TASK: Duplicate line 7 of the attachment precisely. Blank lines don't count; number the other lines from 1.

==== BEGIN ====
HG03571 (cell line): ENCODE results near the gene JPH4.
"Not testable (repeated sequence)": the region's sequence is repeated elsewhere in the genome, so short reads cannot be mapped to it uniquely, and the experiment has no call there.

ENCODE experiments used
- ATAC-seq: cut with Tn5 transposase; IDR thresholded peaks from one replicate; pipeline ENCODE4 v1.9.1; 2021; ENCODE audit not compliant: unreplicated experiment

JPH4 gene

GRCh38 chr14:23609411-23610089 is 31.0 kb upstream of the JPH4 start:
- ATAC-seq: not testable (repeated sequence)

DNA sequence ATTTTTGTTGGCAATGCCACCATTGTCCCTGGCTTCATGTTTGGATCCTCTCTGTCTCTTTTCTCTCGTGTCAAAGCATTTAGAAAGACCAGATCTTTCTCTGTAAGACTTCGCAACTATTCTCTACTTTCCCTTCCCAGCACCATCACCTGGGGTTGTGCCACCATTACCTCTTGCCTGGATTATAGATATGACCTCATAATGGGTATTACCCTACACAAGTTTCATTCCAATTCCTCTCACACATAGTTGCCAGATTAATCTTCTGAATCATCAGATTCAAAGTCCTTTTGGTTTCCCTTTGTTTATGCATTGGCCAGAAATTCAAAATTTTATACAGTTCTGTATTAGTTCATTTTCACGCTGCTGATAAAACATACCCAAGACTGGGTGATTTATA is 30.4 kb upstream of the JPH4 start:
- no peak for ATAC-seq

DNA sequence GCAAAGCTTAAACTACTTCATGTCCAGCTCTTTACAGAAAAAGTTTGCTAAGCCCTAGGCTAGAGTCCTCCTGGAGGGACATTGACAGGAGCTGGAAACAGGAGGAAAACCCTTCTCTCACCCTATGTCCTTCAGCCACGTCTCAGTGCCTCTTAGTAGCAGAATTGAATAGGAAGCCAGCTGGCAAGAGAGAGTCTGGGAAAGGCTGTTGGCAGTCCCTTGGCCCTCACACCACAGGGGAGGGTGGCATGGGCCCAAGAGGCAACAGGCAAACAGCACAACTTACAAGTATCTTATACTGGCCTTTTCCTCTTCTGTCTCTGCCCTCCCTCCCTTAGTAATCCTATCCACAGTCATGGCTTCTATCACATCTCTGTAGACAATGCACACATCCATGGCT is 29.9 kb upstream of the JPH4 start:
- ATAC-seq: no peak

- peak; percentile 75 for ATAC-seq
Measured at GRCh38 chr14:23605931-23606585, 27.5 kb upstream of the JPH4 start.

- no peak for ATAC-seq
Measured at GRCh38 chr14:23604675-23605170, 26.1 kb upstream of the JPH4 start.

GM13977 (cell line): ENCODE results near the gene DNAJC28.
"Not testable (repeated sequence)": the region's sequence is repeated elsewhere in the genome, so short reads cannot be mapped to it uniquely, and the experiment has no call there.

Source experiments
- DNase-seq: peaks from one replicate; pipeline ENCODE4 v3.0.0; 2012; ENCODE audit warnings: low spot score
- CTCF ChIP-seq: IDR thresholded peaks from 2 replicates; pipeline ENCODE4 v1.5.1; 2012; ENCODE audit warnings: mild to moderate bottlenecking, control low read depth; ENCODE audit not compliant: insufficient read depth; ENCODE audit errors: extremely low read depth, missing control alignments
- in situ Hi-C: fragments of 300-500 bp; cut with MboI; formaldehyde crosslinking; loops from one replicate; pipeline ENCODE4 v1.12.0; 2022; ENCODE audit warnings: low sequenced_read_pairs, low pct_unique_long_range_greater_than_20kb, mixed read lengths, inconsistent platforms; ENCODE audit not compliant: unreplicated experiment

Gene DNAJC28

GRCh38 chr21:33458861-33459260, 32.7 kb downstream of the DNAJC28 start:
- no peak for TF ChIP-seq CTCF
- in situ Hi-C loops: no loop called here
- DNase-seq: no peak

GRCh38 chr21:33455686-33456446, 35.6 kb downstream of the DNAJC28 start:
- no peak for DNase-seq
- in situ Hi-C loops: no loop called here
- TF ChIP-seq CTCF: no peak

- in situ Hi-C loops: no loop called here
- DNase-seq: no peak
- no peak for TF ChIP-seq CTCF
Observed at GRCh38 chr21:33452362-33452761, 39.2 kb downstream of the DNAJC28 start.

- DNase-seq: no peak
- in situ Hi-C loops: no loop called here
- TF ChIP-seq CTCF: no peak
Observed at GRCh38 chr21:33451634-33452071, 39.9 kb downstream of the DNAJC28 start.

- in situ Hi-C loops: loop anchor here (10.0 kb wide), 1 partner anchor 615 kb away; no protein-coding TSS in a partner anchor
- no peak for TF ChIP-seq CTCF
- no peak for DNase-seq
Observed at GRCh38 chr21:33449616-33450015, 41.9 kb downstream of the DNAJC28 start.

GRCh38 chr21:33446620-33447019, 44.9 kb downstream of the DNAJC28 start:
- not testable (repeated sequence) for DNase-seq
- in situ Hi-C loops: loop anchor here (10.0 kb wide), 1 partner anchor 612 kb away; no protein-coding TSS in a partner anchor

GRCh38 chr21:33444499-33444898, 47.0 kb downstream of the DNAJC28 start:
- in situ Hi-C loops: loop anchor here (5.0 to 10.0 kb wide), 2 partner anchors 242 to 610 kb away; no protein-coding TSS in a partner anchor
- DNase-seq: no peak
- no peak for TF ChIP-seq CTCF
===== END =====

- ATAC-seq: not testable (repeated sequence)